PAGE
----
Starring: Michael Moore
Directed by: Michael Moore
Ah Michael Moore, how he makes us annoyed with him even when we’re agreeing with him. Unless of course you just plain hate him, and then you don’t agree with him… and probably don’t watch his movies. Unless of course you’re a Michael Moore-hating sadomasochist, then I suppose you might watch his movies.
I am not a Michael Moore hater. In fact, I’ve reasonably enjoyed all his movies, as I felt the topics were important, the things he had to say were valid, and the way he said them was entertaining. Moreover, I can credit Bowling for Columbine for my recent interest in documentaries. That said, the farther I get from his movies and the emotions they rile up, the more I feel embarrassed by his tactics and driving need to be on camera.
In his newest film, Sicko, Moore fixes his bulldog-like attention on the American Health Care system, specifically how it affects those with health insurance but have found themselves caught in the margins. In doing so, he seems to have made a conscious decision to limit his on camera time, and engages in fewer obnoxious stunts such as ambushing Dick Clark.
The movie is the better for it, albeit not without other Moore tricks. It’s been said before, but it’s worth repeating, Moore isn’t so much a documentarian as he is a professional provocateur. He wilfully overlooks opposing viewpoints and brushes over things that don’t support his arguments. He’s a propagandist first and foremost, but that doesn’t make him wrong.
The American Health Care system is broken. It’s inconceivable to the rest of the world how the richest country in the world can have a system where people have to decide which sawed-off fingers they get to keep for budgetary reasons, or how a hospital can turn away a sick infant because the hospital falls outside of the mother’s coverage zone. Seriously. I’m in the rest of the world, and I don’t get it.
A more complete documentary would mention that the American Health Care system is one of the most medically superior in the world for those who can afford it. It also would have done a better job pointing out the cons of some of the other countries’ systems profiled (including my own country of Canada) while celebrating their pros. Doing so wouldn’t invalidate the impact of the stories Moore does profile, nor would it make his criticism of the American system and private health care companies less true. It would just make his movie more balanced and less prone to attack by his detractors.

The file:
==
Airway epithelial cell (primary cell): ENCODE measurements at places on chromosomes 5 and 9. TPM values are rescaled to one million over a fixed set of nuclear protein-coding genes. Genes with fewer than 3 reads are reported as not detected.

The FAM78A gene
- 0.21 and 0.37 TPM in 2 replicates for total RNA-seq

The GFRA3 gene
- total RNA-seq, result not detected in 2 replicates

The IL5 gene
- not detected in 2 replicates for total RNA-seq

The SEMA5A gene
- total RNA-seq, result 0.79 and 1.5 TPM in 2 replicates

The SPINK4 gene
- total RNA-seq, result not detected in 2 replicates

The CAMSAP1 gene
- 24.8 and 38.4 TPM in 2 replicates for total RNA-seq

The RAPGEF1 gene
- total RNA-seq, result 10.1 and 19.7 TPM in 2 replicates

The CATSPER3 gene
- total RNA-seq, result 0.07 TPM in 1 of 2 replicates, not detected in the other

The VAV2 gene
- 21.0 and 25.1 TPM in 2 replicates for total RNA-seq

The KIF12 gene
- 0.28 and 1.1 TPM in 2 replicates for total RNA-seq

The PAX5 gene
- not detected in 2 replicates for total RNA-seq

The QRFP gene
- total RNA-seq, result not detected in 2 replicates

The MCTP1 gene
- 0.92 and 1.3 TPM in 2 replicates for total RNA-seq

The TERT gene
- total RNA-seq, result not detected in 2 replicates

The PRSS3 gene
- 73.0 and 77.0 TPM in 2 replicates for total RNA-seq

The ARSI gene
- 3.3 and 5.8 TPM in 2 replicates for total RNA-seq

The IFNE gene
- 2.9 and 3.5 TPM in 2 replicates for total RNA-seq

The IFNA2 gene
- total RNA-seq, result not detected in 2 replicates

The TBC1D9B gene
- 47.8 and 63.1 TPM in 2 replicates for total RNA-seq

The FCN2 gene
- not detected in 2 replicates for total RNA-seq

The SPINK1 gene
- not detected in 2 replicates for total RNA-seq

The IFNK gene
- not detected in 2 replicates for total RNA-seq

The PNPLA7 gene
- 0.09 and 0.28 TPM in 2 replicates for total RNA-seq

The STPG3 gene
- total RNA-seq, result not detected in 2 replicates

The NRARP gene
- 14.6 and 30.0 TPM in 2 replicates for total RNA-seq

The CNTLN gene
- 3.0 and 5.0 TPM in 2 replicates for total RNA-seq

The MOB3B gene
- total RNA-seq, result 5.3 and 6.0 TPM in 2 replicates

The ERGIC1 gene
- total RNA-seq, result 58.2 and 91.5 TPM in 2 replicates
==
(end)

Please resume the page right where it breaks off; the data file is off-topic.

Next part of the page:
Instead, he leaves himself wide open by salivating over France and buying into the Cuban propaganda machine. Again, these bits don’t make him wrong, but do weaken the movie. It’s still powerful stuff, but it’s also very much Michael Moore.
Personally, while I agreed with his sentiment and was moved by a lot of the stories, I didn’t completely connect with Sicko, mostly because in the end, it has very little to do with me. Whereas Bowling for Columbine had important things to say about American media culture (which I absorb regularly) and Fahrenheit 9/11 was a treatise on the American president who has a significant impact on foreign affairs (and thus my life), Sicko is about a health care system that, God willing, I will never have to use. So my reaction was basically, “wow, that sucks for those poor bastards”. Sure, I’ve seen other documentaries about problems in other countries that have affected me, but those generally weren’t about a country far richer than my own.
Other than that, my reaction was to A) thank my lucky stars that I don’t live in America, and B) purchase travel insurance the next day for my then-upcoming trip to California. I’ve since cancelled that trip when my wife broke her ankle, giving me a first-hand view of our health care system, which admitted her immediately and got her into surgery the next day. All for free. So… the movie wasn’t that wrong about our wait times (although did exaggerate in that area). And I felt even luckier for not being American, or that something like my wife’s injury didn’t happen while we were visiting (even with the insurance).
But if you are American, I highly recommend you check this movie out. If you do, maybe you can explain to me why you’re one of the only countries in the developed world not to have some system of universal heath coverage. Cause the rest of us don’t get it.